Annual No.16: Educator/Illustrator of the Year: Thom Sevalrud

Thom Sevalrud grew up in the western Canadian prairies in a small farming community which he credits with influencing his work. The open space, light, color and composition of the prairie affords the pared-down look that is so inherent in his work. Coming from a small town there wasn't a lot of art to be seen or classes to learn in. It wasn't until art school that he was encountered illustration and graphic design. Today he sees himself as a designer who draws, it's no wonder his distinctive work has had such wide appeal both from international clients and award shows. He’ll admit he was a poor student in the beginning, but by the last semester a teacher had pointed him in the right direction. A fact he hasn't forgotten, a fact he hopes he's passing on to his students at Sheridan and OCAD. We are delighted to name Thom Sevalrud our 3x3 Educator of the Year, 2019.

View Thom’s winning project→

Interview with Thom Sevalrud

Tell us about your early schooling, did you always want to be an artist? Do you come from an artistic family?

Coming from a small town, my particular school did not invest too much in art programs. Most of my friends were being groomed to take over the family farm or perhaps attend a trade school to learn engineering or mechanics. The art classes I did have up until junior high school were, in retrospect, much more important than I realized at the time. I think my interest in art was also spurred in part by my mother’s interest in drawing and painting. She wasn’t terribly prolific at the time, but did have a collection of paints that I would ask permission to use. Tubes of oil paint were mysterious and wondrous. I had no idea what I was doing, but I enjoyed the experience.

Where did you go to school? What was that experience like?

I graduated from the Alberta College of Art and Design now known as the Alberta University of the Arts. My major was visual communications which was a ‘catch-all’ program that touched on everything from reproduction graphics and advertising illustration to graphic design and editorial image-making—it really was a mixed bag. Thankfully, I had a couple of teachers who helped me focus my energies. Though I have to say at first I was a terrible student. I found myself uninterested in the projects and really wanting to run rather than learn how to walk. It wasn’t until my last couple of semesters that things started to click. Projects became more sophisticated and therefore my approach and process became richer. I distinctly remember a teacher pointing out a strength I didn’t know I had; he gave me permission to develop that individual part of my voice.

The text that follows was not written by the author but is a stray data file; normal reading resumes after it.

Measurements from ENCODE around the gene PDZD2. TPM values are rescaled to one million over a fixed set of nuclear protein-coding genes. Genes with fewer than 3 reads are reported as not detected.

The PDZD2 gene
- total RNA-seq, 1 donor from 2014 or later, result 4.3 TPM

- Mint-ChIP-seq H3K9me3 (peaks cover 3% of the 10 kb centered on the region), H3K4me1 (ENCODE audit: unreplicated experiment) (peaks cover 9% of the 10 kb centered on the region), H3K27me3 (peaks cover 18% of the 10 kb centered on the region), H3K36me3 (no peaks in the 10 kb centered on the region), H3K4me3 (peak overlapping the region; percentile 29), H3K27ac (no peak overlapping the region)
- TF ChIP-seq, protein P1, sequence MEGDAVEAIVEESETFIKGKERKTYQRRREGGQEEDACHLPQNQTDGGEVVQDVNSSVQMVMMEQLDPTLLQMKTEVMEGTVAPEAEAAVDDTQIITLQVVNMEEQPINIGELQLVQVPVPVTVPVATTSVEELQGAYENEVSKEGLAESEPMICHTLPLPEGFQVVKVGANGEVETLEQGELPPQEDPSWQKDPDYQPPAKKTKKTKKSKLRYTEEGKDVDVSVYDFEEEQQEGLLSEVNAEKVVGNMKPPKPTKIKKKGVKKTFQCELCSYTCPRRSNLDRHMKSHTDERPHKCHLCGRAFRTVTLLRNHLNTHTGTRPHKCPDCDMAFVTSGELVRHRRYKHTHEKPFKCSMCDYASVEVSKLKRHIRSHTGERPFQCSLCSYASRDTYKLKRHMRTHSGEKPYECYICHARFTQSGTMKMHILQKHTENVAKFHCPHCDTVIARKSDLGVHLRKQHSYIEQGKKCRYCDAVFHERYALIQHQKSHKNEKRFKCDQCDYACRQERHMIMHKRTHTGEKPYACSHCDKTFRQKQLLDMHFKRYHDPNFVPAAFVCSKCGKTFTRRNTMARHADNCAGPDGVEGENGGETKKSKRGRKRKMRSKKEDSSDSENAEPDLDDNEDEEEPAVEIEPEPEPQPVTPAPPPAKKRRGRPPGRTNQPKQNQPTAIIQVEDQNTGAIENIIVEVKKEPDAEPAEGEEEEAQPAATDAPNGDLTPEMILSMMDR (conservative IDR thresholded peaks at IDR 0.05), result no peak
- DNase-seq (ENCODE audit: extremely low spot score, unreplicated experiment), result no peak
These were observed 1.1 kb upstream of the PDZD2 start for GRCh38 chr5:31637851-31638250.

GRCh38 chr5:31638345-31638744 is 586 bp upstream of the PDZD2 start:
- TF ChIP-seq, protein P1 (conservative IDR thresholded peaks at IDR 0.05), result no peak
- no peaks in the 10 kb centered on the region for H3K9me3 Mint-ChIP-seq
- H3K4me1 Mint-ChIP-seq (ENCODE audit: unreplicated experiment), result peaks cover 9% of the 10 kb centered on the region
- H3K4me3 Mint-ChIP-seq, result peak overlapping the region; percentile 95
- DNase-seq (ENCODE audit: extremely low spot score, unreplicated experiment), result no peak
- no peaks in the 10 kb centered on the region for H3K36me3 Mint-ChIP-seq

Were there any particular artists who influenced your decision to become an illustrator?

I have a clear memory of being enamored with a good many illustrators. But the work of Blair Drawson, Jean-Michel Folon and Seymour Chwast ring most strongly in my mind. However, at the time, I was equally interested in pursuing a career as a graphic designer.

What happened after graduation?

While in my last semester of school, I landed my first couple of editorial jobs. I also attended the New York Illustrator’s Workshop, a week-long conference with instructors including Alan E. Cober, Fred Otnes, Mark English, Robert Heindel and Bob Peak. There were workshops, portfolio reviews and lectures. Guest speakers included Brad Holland, Vivienne Flesher, Matt Mahurin and Seymour Chwast. My mind was racing with possibilities. On my return flight home, I made a pit stop in Toronto to visit friends and felt an immediate sense of belonging. I called some ADs, showed my work which was well received. I decided that if I was going to pursue illustration I needed to be in a city with an established and rich publishing history. I moved to Toronto a few months later.

How did you get your first big break?

Work was plentiful when I first started out—no need for a part-time job. Lots of editorial work and then came some book publishing work. Then I was commissioned for an ad campaign that pushed and challenged my approach. The work was quite experimental. That series of images was accepted into American Illustration which became a pivotal moment for me getting attention from American clients and a larger audience in general. Work started rolling in from all kinds of top-tier publications as well as some really interesting corporate work.

How has your work progressed, how is today’s work different than when you were first starting out?